habitats but also for the wider insect world.
Bourne Valley species
More than 20 species of dragonfly have been
recorded at the Bourne Valley SSSI, at least 18
with breeding evidence, and this reflects the variety of aquatic habitats
such as acidic bog pools and vegetated ponds, and terrestrial feeding
Click on images to enlarge
Keeled skimmer Orthetrum coerulescens
Golden-ringed damselfly Cordulegaster
Large Red damselfly Pyrrhosoma
Small red damselfly Ceriagrion
tenellum (nationally scarce)
Downy emerald Cordulia aenea
Black-tailed Skimmer Orthetrum
cancellatum (local species)
In 2003 student
Robert Aquilina carried out a study of local dragonflies,
comparing numbers and species at the lagoons & wetlands created at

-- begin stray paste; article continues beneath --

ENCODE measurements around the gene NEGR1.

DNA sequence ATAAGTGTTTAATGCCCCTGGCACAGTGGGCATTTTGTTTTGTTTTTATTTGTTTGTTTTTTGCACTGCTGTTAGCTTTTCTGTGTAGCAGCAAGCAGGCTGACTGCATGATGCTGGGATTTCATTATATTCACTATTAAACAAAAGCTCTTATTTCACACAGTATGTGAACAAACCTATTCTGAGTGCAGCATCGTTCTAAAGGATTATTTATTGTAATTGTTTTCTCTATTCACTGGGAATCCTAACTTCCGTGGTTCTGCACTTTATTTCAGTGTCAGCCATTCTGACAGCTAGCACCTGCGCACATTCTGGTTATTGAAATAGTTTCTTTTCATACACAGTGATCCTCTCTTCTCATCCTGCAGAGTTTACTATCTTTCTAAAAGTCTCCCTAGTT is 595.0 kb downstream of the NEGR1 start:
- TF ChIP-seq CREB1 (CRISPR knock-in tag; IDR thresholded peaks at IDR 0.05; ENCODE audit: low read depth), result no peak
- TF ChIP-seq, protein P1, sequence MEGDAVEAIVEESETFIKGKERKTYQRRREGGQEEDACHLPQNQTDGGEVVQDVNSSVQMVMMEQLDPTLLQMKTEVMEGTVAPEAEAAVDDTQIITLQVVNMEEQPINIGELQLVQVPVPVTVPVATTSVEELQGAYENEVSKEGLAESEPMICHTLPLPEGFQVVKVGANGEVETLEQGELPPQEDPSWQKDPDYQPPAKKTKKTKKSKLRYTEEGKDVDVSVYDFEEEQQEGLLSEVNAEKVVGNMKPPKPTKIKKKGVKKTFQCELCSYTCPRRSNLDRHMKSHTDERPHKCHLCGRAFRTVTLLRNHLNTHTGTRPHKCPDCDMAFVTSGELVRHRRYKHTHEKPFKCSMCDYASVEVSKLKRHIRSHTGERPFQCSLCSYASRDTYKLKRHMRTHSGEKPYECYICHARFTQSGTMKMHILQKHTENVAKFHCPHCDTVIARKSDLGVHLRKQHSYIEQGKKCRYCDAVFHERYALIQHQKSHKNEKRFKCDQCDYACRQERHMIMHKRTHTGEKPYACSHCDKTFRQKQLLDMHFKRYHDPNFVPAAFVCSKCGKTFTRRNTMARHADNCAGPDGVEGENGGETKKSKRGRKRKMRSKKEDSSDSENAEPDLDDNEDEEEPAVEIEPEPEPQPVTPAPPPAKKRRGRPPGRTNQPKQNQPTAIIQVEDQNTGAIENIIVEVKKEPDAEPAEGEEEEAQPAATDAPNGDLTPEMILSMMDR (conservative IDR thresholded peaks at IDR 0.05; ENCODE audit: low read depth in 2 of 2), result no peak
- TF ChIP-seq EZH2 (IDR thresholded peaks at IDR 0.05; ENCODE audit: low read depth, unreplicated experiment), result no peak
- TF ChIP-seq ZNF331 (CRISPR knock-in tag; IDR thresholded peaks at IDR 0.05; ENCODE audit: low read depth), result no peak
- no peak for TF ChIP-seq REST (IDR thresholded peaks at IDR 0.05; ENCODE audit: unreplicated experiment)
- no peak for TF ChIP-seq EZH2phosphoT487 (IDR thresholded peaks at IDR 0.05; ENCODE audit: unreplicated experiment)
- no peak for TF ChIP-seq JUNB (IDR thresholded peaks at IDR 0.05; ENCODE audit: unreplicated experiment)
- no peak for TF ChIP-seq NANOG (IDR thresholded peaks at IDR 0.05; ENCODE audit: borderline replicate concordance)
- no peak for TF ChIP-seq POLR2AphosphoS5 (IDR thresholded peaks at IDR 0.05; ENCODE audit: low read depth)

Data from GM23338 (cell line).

Alderney (2000 & 2001) with more established ponds, pools and
stream sites in the valley:
In 2005 a new study by Andrew Brown (Bournemouth University) and
a colleague from the
Herpetological Conservation Trust collected data on the status
of Dorset's dragonflies, including those in the Bourne Valley.
at Bourne Valley SSSI
Common Darter (female)
on Bog Myrtle at Bourne Valley SSSI
Click on the
image to enlarge it
two Hawker dragonflies (probably Migrant Hawkers (Aeshna
mixta)) in a mating wheel on bulrushes at the new fishing
pond at Bourne Valley
Park in early October.
It's more usual to
see this sort of behaviour during late summer, rather than
Autumn. Is this another sign of climate change? Or
simply an effect of this year's exceptionally mild weather?
For amazing dragonfly &
damselfly photographs visit
Richard Ford's Digitalwildlife website
British Dragonfly Society
The Partnership acknowledges the BDS in
publishing much of the information on this page.